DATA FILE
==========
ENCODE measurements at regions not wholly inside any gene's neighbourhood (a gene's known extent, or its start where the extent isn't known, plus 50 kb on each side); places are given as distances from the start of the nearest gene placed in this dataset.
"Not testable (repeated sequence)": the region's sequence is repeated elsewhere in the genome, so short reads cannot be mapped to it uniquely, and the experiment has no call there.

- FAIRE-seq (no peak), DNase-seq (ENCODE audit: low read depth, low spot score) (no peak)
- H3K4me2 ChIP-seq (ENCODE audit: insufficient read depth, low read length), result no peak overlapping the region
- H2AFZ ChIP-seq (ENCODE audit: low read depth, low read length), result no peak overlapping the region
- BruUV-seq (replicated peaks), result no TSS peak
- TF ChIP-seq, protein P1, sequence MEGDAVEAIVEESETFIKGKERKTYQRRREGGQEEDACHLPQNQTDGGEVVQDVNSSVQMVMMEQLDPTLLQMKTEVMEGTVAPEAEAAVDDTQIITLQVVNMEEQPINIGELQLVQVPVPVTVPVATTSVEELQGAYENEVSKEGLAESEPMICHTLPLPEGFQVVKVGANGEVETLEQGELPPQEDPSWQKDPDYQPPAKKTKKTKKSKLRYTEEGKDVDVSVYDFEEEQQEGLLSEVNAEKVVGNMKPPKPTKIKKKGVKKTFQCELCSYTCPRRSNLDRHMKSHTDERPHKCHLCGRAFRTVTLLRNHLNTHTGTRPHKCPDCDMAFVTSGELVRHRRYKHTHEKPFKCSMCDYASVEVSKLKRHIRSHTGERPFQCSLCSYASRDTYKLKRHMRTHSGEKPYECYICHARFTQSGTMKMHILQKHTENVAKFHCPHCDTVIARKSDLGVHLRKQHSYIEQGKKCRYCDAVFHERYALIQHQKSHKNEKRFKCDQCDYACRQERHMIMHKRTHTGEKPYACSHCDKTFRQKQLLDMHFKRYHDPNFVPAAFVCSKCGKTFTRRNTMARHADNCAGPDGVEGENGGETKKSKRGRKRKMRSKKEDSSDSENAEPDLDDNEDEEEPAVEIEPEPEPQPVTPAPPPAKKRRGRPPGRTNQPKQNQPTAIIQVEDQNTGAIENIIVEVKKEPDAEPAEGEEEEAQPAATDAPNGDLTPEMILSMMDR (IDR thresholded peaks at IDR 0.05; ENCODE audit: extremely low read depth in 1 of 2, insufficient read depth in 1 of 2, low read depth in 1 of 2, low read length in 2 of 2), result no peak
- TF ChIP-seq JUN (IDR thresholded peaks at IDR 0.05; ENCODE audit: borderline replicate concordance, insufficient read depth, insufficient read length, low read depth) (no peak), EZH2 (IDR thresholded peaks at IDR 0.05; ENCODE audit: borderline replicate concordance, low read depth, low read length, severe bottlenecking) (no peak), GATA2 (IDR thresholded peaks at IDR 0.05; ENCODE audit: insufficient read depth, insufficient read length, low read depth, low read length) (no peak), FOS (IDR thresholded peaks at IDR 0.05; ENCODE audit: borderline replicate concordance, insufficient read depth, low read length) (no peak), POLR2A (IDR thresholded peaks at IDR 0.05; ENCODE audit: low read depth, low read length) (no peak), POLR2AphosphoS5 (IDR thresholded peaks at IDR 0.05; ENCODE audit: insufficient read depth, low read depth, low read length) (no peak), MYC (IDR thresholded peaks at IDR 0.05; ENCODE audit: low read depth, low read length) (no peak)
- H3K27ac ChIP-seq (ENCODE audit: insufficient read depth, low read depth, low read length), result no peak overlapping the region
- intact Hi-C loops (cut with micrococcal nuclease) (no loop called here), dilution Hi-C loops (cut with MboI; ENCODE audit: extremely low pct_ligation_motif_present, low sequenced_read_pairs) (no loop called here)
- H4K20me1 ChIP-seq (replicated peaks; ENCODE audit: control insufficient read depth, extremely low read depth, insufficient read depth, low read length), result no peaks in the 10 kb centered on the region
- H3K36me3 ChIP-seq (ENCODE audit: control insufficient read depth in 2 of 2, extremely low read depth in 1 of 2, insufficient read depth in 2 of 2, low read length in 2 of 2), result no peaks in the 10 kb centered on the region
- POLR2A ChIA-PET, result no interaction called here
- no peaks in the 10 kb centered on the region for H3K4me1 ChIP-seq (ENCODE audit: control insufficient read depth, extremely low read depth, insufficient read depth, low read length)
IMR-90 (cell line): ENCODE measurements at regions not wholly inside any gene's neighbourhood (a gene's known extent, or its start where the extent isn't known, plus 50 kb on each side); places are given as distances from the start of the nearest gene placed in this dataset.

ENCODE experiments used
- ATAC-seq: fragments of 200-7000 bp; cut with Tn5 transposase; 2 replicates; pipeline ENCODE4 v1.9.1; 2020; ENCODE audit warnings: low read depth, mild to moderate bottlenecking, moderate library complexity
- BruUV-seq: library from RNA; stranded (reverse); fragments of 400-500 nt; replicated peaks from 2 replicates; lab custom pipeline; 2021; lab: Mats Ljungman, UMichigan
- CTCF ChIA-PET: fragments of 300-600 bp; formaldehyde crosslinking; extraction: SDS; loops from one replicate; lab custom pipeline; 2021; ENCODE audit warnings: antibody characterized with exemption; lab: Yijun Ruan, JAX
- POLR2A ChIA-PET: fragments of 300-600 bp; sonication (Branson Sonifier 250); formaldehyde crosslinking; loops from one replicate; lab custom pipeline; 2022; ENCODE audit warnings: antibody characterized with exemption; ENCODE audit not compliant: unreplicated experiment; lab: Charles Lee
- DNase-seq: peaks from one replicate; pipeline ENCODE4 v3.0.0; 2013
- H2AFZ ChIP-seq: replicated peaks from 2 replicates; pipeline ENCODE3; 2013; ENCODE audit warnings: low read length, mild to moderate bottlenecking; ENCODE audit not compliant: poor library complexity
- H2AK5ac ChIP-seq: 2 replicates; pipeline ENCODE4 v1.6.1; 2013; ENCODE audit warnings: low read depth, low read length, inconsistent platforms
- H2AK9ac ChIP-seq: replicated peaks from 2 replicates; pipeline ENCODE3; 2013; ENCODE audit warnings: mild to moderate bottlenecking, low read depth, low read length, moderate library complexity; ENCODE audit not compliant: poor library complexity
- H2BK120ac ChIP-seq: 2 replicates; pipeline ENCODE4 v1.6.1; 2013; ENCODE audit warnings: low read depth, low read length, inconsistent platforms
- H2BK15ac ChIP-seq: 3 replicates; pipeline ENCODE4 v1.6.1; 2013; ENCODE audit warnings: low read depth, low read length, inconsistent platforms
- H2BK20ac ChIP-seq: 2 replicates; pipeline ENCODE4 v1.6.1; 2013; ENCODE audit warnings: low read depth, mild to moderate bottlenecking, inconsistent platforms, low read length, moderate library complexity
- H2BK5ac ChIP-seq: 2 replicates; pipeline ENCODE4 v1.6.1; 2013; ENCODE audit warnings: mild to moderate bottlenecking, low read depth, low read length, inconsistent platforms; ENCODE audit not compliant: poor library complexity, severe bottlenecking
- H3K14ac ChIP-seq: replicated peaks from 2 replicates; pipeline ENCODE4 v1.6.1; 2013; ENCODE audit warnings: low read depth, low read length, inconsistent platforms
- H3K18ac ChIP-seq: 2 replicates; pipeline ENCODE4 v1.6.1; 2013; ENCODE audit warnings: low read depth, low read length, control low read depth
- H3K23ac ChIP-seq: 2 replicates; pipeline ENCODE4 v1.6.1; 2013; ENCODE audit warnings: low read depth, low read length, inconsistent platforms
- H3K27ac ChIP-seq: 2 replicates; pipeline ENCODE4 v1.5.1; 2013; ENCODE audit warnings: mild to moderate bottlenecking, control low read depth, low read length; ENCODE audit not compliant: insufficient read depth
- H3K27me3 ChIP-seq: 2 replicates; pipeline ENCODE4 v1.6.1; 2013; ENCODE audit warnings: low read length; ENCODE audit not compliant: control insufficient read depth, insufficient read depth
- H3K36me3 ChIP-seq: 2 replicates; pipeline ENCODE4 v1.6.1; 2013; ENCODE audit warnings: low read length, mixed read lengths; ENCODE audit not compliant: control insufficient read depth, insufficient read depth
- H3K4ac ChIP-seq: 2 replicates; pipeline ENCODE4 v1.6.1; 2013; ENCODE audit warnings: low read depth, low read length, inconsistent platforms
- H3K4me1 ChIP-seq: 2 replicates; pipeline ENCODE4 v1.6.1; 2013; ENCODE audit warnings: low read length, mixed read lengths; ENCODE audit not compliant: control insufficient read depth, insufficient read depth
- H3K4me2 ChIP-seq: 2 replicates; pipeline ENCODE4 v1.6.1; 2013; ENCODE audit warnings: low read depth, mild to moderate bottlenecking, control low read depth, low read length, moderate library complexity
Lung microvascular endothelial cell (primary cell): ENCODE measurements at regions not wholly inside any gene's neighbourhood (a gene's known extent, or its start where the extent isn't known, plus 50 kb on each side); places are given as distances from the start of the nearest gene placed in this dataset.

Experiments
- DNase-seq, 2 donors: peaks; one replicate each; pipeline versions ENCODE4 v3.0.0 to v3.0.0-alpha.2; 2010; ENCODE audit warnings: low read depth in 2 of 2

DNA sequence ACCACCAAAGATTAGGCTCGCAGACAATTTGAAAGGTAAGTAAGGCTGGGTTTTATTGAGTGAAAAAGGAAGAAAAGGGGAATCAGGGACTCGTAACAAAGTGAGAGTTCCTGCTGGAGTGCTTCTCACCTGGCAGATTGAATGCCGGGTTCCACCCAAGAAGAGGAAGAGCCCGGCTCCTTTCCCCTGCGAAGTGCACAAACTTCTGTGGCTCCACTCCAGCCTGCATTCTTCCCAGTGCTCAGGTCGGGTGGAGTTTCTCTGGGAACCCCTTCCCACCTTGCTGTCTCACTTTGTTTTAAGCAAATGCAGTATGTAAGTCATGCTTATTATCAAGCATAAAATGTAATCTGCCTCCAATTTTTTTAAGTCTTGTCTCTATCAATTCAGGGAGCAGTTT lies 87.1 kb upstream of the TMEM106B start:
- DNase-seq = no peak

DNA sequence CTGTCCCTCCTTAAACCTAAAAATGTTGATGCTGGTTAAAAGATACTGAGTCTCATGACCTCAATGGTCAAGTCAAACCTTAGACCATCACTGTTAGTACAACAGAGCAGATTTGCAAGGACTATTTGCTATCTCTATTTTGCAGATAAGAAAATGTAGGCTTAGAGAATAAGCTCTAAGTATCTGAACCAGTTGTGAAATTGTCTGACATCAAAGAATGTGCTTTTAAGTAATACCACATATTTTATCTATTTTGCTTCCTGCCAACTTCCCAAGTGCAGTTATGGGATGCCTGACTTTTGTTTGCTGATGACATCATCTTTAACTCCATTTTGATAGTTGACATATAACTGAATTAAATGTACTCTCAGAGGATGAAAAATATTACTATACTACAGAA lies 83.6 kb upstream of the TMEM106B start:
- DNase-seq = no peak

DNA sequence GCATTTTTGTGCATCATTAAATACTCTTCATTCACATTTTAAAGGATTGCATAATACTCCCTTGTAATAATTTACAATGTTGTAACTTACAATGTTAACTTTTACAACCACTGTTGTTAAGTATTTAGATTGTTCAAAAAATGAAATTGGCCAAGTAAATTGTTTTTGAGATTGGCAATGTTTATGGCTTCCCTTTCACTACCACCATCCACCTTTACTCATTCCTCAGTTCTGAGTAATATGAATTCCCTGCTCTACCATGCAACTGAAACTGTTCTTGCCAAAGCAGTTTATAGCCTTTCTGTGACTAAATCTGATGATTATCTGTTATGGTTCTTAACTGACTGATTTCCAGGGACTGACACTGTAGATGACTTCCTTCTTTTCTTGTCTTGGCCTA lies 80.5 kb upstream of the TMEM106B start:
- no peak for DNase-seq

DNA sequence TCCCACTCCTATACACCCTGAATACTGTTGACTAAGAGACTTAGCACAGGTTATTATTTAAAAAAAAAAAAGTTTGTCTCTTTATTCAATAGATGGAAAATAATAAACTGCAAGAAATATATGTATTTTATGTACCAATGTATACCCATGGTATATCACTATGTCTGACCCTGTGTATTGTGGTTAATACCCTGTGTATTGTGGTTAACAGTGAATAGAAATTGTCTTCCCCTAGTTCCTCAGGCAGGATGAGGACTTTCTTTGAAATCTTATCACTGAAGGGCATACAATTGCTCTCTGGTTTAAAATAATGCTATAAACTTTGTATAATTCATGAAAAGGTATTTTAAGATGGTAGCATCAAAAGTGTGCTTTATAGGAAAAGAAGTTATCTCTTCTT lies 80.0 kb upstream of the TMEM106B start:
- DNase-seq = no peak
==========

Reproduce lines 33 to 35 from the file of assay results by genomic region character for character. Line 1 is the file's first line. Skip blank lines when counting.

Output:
- H3K27me3 ChIP-seq: 2 replicates; pipeline ENCODE4 v1.6.1; 2013; ENCODE audit warnings: low read length; ENCODE audit not compliant: control insufficient read depth, insufficient read depth
- H3K36me3 ChIP-seq: 2 replicates; pipeline ENCODE4 v1.6.1; 2013; ENCODE audit warnings: low read length, mixed read lengths; ENCODE audit not compliant: control insufficient read depth, insufficient read depth
- H3K4ac ChIP-seq: 2 replicates; pipeline ENCODE4 v1.6.1; 2013; ENCODE audit warnings: low read depth, low read length, inconsistent platforms